The new year: a time for taking stock, dusting off the smoothie maker, resolving to learn a new language, reflecting on what you really want from life… and your career.
The average HRD certainly has much to reflect on. There are now many more opportunities available, explains chair of Advanced Boardroom Excellence Helen Pitcher.
“There are more opportunities and structural backing for HR to progress and develop in differing directions than there have ever been,” she says. “This is the result of a number of trends: a more educated HR population, a more open career field, and the emergence of HR as a mainstream business player and increasing area of focus for the board.”
However, this can present a challenge as much as an opportunity. Alex Arundale, group HRD at software company Advanced, says getting out and talking to as many different people as possible about what they do has always put her in good stead. “A network of people who do similar things will give you one set of ideas; talking to people outside of that gives you far more,” she says.
Pitcher agrees that deciding where to go next should be an ongoing process of being ‘out there’ as much as possible. “January is as good a time as any [to reassess career goals]. However, as with nearly all new year ‘resolutions’ it’s important to ensure it is not a flash in the pan,” she says. “What is more conducive to effective career planning is a six-month rolling review of whether you are achieving your stated goals.” She adds the importance of having a three-year strategic plan.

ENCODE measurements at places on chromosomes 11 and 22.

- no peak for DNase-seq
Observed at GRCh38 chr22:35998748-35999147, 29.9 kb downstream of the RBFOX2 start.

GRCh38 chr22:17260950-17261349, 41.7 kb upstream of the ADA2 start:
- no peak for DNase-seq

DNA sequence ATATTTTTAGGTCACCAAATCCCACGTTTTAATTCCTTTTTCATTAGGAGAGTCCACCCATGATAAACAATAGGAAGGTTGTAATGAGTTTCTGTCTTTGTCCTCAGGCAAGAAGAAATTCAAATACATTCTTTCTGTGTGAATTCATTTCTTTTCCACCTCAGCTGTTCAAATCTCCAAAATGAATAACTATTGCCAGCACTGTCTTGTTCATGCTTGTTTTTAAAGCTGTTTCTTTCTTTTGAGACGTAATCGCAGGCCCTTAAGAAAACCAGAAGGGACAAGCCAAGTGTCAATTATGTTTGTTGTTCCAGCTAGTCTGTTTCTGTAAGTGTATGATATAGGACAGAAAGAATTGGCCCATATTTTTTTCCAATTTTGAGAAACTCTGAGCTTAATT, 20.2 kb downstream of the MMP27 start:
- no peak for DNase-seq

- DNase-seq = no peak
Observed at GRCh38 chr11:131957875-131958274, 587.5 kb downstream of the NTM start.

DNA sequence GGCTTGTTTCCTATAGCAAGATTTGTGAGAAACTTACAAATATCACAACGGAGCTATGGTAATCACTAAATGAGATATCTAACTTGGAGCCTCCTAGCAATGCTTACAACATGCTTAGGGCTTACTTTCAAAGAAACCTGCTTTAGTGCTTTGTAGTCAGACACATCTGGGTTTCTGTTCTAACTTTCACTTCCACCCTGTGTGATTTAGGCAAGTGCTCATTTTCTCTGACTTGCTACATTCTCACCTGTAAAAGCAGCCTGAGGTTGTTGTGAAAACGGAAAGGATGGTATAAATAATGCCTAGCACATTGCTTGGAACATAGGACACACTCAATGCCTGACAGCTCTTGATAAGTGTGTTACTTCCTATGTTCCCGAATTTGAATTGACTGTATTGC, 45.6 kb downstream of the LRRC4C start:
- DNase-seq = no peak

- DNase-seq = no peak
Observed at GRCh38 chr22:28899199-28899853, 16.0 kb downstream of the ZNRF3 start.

Arundale says it’s important to bounce ideas off those around you. “There’s nothing wrong in demanding that [your boss act as a career mentor for you],” she says. “I challenge mine and say: ‘What do you think about my development?’”
“It’s a big world out there,” she adds. “And you’ve only got one life, so just have a go!”
Wise words indeed. To help we’ve compiled a guide to the broad roles you might want to consider, and how to get there…
From HRD to… Interim HR professional
What’s the opportunity?
Keith Robson, who has worked on an interim basis with Aviva and Rolls-Royce, explains that with the quickening pace of business companies can ill-afford to leave key HR posts empty for long. Interim hires are the obvious solution.
“There are more search firms out there starting to do interim work without having an interim practice,” he says. “People know a job is so important, they’re having to dip into the interim market. That’s how I got my first assignment.”
Amanda Johnston, head of HR practice at Alium Partners, adds that demand is being driven by the number of businesses transforming HR from operational to strategic. “Reward has always been one of those areas where there’s a high level of demand because often an organisation doesn’t need a reward director 12 months a year.”
“Interims are often seen as an alternative to consultancies,” says senior interim professional Craig McCoy. “Or you end up working alongside major consultancy firms, more on the client’s side, to act as a bridge.”